Archivo Digital del Tango and Pablo Aslan Quintet featuring Paquito D' Rivera at Americas Society
Pablo Aslan Quintet Featuring Paquito D' Rivera
New York, NY
March 24, 2010
According to Americas Society music director Sebastian Zubieta, March 23rd is a national day of remembrance in Argentina, marking the anniversary of the 1975 military coup that took control of the country for over a decade, and this was the date chosen to introduce the audience of a landmark project that is seeking to preserve the history of the country's best-known musical genre, the tango.
The evening began with a lecture presented by Ignacio Varchausky, the artistic director of TangoVia, a Buenos Aires-based non-profit organization that promotes tango education and awareness. He talked about the Tango Digital Archive, a project he has led to catalogue the history of the genre, which has not been well documented in his country. According to his presentation, during the late 60s many record labels (including Odeon and RCA Victor) destroyed the masters of tango recordings made during the early years of the 20th century in order to "make way for pop records on their shelves," he declared. He also stated that over 3,000 tango recordings are forever lost due to the fact that many collections have disappeared in the hands of antique shop owners and less-than-cautious collectors. His team is also working in digitally preserving photos, posters, films and other media so that when the work is done the general public will have access to the material.
Varchausky also showed his team's work in digitally re-mastering those records by comparing songs currently available on CD and the enormous difference in clarity that they had after going through his clean-up process. He urged the audience to spread the word and also encouraged those who might have any item related to the history of tango to come forward and allow his team to evaluate the materials for possible inclusion in the archives.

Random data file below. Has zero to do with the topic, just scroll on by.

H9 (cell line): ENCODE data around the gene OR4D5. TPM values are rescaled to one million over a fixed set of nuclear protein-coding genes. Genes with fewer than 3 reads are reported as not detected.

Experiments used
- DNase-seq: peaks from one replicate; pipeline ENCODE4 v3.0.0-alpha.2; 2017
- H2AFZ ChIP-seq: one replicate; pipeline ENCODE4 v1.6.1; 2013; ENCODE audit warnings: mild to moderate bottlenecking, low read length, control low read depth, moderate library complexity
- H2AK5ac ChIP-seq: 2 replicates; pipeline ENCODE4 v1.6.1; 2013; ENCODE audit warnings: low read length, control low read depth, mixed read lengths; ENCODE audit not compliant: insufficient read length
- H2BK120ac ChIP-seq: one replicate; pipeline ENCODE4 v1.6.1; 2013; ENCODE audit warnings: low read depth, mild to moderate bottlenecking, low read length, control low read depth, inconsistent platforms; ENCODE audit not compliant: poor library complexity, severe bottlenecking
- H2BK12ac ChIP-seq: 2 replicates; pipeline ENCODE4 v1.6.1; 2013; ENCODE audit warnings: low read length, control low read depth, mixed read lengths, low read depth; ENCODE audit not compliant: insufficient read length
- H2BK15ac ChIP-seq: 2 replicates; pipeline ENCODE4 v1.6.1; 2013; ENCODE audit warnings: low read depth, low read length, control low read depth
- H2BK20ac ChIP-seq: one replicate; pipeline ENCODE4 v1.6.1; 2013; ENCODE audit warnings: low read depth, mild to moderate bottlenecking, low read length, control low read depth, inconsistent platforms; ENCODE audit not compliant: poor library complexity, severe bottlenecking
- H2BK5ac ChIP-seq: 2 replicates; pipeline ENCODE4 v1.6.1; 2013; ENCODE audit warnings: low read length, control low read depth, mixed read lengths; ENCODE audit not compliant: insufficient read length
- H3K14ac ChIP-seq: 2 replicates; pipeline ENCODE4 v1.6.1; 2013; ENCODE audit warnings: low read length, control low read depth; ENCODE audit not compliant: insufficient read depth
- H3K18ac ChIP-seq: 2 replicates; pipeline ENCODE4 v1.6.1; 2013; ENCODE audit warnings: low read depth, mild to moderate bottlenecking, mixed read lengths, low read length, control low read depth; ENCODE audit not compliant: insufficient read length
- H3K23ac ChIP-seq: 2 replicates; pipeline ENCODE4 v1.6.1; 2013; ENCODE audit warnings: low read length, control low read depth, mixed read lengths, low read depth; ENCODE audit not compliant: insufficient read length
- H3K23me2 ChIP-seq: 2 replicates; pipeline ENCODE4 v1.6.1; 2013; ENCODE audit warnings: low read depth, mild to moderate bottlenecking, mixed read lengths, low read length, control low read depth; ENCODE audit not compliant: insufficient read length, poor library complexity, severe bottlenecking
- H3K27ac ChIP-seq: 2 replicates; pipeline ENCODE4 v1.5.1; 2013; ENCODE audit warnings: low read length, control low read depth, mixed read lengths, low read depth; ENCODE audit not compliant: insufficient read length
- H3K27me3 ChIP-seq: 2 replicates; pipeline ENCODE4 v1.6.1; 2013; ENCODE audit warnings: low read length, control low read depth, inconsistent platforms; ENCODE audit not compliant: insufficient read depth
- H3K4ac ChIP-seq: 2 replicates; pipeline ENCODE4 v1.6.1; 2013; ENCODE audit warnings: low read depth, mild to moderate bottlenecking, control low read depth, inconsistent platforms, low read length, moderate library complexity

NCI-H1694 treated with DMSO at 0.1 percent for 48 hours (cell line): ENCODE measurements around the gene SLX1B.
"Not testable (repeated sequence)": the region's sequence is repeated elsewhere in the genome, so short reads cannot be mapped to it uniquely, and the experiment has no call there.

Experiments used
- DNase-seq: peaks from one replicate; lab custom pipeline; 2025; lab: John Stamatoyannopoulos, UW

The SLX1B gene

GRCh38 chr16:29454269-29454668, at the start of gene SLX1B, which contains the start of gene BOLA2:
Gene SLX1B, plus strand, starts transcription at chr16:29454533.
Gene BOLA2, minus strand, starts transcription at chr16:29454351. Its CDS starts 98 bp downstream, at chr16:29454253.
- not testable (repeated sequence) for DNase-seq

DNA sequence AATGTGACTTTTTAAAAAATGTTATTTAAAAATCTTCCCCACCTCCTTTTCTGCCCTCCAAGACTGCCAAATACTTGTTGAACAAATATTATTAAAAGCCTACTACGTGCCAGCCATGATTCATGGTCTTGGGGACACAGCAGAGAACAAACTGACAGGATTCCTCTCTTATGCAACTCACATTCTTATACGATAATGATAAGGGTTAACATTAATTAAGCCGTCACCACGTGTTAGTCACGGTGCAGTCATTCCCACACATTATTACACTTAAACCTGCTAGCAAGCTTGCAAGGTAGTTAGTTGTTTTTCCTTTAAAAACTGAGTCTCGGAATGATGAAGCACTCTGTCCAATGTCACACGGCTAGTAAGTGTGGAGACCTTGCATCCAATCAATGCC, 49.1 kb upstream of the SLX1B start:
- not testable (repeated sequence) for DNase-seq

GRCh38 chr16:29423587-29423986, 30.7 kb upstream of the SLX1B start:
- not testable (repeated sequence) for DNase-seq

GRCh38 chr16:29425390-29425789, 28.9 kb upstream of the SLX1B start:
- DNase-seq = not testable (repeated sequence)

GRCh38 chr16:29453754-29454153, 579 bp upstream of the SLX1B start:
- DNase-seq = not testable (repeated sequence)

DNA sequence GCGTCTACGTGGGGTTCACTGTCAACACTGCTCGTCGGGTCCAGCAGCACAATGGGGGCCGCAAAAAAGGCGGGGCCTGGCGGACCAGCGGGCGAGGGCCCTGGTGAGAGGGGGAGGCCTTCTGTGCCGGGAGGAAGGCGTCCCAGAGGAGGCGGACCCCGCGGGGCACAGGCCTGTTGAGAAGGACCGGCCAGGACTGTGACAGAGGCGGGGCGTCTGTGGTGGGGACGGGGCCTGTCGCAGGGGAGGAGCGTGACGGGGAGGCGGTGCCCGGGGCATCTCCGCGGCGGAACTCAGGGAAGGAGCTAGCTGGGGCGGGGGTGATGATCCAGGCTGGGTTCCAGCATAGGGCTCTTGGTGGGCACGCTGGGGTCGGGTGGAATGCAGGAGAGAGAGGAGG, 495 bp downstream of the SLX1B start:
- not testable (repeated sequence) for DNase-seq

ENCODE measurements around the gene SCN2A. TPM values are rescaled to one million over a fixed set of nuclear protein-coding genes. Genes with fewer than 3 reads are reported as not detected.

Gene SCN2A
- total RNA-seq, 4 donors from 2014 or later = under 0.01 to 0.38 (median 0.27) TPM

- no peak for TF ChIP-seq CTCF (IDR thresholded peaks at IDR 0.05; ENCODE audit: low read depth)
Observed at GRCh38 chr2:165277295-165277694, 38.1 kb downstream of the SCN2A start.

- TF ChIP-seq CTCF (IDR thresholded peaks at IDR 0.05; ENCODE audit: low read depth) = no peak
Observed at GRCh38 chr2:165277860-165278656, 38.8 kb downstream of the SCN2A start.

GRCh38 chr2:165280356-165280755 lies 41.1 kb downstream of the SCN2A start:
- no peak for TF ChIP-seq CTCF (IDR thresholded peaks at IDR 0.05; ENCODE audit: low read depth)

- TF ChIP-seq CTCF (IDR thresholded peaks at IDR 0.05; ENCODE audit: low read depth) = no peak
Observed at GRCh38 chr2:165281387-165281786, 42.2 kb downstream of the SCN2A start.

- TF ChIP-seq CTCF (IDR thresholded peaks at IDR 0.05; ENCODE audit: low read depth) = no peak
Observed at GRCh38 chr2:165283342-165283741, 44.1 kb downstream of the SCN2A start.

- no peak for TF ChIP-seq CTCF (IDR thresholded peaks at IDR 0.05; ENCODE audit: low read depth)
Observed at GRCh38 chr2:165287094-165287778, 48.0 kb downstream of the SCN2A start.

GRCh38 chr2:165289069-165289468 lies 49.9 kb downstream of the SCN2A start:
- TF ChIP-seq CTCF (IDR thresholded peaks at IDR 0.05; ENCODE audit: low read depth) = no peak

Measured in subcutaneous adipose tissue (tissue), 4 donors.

After a brief intermission, bassist Pablo Aslantook to the stage backed by Raul Juarena (bandoneon), Pablo Agri (violin) and Nicolas Ledesma (piano) and without announcement began playing "El Amanecer," a dramatic piece composed circa 1917. The tune was mostly centered on the bandoneon, with short improvisational touches from the other instruments. They followed "La Payanca," another early 20th century composition that is included on the bassist's latest CD, Tango Grill (Zoho, 2010Free Download), which was recorded in Buenos Aires with many of the musicians on the concert.
Aslan then announced the evening's special guest, legendary Cuban saxophonist Paquito D'Rivera, who joined the group for two up-tempo numbers. D' Rivera was a great addition, as he filled in Aslan and Juarena's grooves with subtle riffs, and often surprised the audience with his dexterous and often unpredictable improvisations.
The quintet ended the proceedings with a personal rendition to Astor Piazzola's "Libertango," which was played mid-tempo, allowing all the musicians to contribute their individual moments. Aslan did his only full-blown solo then. The tune also featured a wonderful call-and-response play between Juarena and D'Rivera.
The short set (really a promotional stop for their two-day residence at Jazz at Lincoln Center that weekend) was highly enjoyable. The chemistry between the musicians was very palpable, and it was clear that everyone was having a wonderful time there.